The Works of Alexander Pope, Esq: In Nine Volumes Complete, with His Last Corrections, Additions, and Improvements, as They Were Delivered to the Editor a Little Before His Death, Together with the Commentary and Notes of Mr. Warburton, Volume 6 (Google eBook)
A. Millar, J. and R. Tonson, C. Bathurst, R. Baldwin, W. Johnston, J. Richardson, B. Law, S. Crowder, T. Longman, T. Field, and T. Caslon, 1760 - English poetry
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Aeneas Æsop ancient animals appear Aristotle Bathos beauty behold Ben Johnson Black and White blest CHAP character Colours common Cornelius Crambe Critic Dunciad Eclogues Epic Poem ev'ry excellent expression eyes fame fense Figures filly Friend Genius gentle give Grace happy Harold Harefoot head Hero Homer honour Iliad images imagine invention justice kind Lady Laureate learned lonius Lord Lord Bolingbroke mankind manner Martin modern nature ness never observed occasion once Parish particular passion Pastoral Periphrasis person plain Play poem Poet poetical poetry praise Prince Profund Publick Pyed Pyed Horses quam quoth racters reader Scriblerus sedilia simplicity speeches spirit style surprize Synechdoche Tacitus thee Theocritus thing thou thought thro tion tljat tlje translation true ture Tydeus unto verse Virgil Virtue whole words writers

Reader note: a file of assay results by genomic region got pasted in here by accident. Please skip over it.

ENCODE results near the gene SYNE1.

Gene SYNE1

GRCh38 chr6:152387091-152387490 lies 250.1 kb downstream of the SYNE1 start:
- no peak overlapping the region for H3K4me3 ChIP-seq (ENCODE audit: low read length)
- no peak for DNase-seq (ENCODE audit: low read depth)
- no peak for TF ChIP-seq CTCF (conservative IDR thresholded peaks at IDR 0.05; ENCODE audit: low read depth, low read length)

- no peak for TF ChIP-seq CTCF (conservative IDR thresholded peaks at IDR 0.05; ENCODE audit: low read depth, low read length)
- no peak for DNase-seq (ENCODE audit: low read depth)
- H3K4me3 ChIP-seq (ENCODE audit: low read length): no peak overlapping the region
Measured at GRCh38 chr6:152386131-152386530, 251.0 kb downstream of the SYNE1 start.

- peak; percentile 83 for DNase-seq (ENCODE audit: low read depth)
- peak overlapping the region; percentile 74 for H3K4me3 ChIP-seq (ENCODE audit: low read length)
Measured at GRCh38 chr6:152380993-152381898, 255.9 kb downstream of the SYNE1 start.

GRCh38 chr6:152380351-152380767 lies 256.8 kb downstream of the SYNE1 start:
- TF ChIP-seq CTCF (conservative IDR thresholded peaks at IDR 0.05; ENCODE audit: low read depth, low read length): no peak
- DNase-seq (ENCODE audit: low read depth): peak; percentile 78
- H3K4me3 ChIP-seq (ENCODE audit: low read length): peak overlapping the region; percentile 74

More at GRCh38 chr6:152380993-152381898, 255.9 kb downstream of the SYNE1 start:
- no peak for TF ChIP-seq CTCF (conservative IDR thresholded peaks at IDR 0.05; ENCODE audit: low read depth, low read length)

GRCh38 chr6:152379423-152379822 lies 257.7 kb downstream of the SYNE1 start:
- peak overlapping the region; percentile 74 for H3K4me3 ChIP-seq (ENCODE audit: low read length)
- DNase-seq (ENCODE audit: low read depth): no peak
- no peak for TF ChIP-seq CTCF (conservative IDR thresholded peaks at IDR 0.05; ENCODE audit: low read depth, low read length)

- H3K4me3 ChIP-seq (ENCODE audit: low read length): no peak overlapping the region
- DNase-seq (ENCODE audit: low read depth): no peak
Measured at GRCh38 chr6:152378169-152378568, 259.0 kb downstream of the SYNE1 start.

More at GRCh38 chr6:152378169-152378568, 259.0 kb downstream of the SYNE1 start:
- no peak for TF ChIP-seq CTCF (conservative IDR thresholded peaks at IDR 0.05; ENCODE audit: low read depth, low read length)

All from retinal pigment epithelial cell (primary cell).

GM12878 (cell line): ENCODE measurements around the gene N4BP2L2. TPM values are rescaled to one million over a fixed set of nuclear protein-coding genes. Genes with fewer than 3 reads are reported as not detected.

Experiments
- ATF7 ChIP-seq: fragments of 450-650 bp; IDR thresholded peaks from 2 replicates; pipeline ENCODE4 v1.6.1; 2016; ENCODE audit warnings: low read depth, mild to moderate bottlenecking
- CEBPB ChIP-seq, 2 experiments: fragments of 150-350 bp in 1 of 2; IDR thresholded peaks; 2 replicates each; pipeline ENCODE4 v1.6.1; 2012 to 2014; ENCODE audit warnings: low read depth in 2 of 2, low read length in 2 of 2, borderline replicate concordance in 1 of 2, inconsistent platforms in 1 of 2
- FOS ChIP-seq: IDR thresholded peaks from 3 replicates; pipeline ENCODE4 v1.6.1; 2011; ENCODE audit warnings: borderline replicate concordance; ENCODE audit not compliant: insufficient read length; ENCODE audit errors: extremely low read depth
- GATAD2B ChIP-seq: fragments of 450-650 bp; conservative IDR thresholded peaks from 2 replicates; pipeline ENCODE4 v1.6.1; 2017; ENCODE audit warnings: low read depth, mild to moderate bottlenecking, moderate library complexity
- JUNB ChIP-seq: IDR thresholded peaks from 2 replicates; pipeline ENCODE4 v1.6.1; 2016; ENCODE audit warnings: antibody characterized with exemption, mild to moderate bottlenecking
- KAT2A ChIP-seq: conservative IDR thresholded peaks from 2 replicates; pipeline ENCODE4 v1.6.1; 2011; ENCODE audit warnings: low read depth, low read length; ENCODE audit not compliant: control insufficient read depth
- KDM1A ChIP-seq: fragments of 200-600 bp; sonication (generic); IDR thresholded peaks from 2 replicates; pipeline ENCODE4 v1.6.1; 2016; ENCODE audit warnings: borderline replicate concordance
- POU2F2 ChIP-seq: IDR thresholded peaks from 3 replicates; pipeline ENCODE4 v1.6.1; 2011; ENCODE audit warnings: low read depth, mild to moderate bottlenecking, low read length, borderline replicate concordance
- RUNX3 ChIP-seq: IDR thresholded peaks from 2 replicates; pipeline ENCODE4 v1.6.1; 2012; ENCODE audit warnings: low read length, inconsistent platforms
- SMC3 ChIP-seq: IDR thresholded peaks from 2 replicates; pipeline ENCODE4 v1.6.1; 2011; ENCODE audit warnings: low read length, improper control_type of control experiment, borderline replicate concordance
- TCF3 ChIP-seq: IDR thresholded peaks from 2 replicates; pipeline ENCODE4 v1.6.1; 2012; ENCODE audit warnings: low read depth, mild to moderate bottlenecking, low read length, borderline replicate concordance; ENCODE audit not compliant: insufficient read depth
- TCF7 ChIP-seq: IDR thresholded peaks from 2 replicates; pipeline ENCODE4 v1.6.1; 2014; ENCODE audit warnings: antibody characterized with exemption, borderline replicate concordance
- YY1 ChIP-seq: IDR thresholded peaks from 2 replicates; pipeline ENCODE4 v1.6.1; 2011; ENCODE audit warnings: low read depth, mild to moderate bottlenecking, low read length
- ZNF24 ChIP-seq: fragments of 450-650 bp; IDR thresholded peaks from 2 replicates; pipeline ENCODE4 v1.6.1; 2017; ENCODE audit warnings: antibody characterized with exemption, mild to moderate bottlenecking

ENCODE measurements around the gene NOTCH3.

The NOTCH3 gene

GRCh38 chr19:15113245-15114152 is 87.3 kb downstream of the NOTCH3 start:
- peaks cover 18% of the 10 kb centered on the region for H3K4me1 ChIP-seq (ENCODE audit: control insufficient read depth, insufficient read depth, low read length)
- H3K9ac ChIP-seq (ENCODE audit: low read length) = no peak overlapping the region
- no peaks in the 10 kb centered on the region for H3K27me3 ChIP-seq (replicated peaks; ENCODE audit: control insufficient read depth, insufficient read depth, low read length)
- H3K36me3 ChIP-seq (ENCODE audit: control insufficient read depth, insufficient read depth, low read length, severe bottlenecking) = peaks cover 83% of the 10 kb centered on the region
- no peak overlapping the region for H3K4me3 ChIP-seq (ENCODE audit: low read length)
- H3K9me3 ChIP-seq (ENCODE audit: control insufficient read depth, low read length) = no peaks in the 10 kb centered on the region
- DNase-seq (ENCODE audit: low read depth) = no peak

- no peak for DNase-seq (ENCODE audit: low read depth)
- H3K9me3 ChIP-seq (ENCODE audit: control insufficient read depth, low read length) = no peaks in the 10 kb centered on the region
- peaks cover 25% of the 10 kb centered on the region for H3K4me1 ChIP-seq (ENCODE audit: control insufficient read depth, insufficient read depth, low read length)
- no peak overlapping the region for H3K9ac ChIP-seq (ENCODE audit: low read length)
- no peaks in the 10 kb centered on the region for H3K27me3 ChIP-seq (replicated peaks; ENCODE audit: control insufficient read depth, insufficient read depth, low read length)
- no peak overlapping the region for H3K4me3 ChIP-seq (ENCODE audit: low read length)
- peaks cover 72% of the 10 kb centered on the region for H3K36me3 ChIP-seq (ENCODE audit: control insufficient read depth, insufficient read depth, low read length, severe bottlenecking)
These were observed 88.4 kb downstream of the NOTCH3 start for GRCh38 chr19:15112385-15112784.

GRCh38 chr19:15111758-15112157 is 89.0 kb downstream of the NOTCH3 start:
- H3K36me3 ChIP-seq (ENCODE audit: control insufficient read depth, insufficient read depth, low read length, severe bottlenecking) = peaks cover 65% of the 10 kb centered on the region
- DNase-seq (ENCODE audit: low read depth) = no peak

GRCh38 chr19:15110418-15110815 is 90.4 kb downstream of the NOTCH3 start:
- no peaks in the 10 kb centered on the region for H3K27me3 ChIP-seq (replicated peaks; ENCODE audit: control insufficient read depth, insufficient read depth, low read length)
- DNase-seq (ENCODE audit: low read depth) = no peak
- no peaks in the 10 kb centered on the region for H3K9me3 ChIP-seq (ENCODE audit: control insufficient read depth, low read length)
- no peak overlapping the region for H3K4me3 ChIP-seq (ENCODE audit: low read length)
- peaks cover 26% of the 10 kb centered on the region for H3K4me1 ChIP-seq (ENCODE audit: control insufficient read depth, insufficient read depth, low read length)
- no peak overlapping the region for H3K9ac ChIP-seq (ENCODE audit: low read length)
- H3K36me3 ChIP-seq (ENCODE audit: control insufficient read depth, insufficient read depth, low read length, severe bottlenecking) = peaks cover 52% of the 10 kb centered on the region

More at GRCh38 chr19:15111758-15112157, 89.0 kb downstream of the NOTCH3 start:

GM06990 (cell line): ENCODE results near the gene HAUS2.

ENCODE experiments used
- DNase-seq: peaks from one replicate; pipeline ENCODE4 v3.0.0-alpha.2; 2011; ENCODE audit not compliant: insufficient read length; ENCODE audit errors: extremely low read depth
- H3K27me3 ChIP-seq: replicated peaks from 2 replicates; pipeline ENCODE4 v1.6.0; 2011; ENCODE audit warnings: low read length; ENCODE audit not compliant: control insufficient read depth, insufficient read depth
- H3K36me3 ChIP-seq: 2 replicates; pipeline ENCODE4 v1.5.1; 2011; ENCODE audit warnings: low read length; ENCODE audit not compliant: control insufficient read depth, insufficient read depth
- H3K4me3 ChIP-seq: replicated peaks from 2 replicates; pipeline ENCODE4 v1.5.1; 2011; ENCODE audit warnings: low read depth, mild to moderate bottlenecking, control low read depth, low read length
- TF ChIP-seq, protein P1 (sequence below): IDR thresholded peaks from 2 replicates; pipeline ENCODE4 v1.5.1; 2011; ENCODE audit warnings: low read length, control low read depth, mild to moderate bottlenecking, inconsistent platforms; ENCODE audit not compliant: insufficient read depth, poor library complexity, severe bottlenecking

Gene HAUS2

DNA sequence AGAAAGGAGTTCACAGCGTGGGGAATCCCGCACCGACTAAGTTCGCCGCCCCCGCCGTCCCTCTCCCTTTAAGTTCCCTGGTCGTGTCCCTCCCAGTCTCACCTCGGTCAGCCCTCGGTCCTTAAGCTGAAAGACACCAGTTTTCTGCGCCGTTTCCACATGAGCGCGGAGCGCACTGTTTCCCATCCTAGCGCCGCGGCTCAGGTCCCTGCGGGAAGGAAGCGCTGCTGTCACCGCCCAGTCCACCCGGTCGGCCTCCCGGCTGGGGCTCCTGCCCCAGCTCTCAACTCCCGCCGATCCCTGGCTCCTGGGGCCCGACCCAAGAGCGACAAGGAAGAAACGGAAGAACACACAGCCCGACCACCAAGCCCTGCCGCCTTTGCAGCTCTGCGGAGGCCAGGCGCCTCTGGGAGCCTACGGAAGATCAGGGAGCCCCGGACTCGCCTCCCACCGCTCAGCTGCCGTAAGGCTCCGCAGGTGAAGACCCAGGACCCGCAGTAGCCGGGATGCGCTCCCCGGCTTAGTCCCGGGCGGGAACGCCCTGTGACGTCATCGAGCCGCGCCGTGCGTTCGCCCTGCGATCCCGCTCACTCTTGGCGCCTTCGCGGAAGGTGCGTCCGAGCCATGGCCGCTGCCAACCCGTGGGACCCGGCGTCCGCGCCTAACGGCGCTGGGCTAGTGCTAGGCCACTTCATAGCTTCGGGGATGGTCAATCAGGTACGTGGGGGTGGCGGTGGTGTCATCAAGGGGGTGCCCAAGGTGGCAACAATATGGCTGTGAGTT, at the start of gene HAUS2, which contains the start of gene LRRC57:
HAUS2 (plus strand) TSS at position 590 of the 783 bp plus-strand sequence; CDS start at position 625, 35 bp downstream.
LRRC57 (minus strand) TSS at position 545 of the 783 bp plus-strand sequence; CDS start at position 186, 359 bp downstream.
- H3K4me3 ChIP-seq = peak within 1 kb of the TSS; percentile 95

Page 407 - I will conclude by saying of Shakespeare, that with all his faults and with all the irregularity of his drama, one may look upon his works, in comparison of those that are more finished and regular, as upon an ancient majestic piece of Gothic architecture, compared with a neat modern building.
Page 318 - ... in all the simplicity proper to the country; his names are borrowed from Theocritus and Virgil, which are improper to the scene of his pastorals.
Page 392 - Players are just such judges of what is right, as tailors are of what is graceful. And in this view it will be but fair to allow, that most of our author's faults are less to be ascribed to his wrong judgment as a poet, than to his right judgment as a player.
Page 382 - ... to consider him attentively in comparison with Virgil above all the ancients, and with Milton above all the moderns.
Page 352 - If some things are too luxuriant it is owing to the richness of the soil; and if others are not arrived to perfection or maturity, it is only because they are overrun and oppressed by those of a stronger nature.
Page 15 - Not thinking it is levee-day, And find his honour in a pound, Hemm'd by a triple circle round, Chequer'd with ribbons blue and green: How should I thrust myself between?
Page 332 - If thou shalt find a bird's nest in the way, thou shalt not take the dam with the young ; But thou shalt in any wise let the dam go ; that it may be well with thee, and that thou mayest prolong thy days.
Page 19 - How think you of our friend the Dean? I wonder what some people mean; My lord and he are grown so great, Always together tete-d-tete. What ! they admire him for his jokes — See but the fortune of some folks...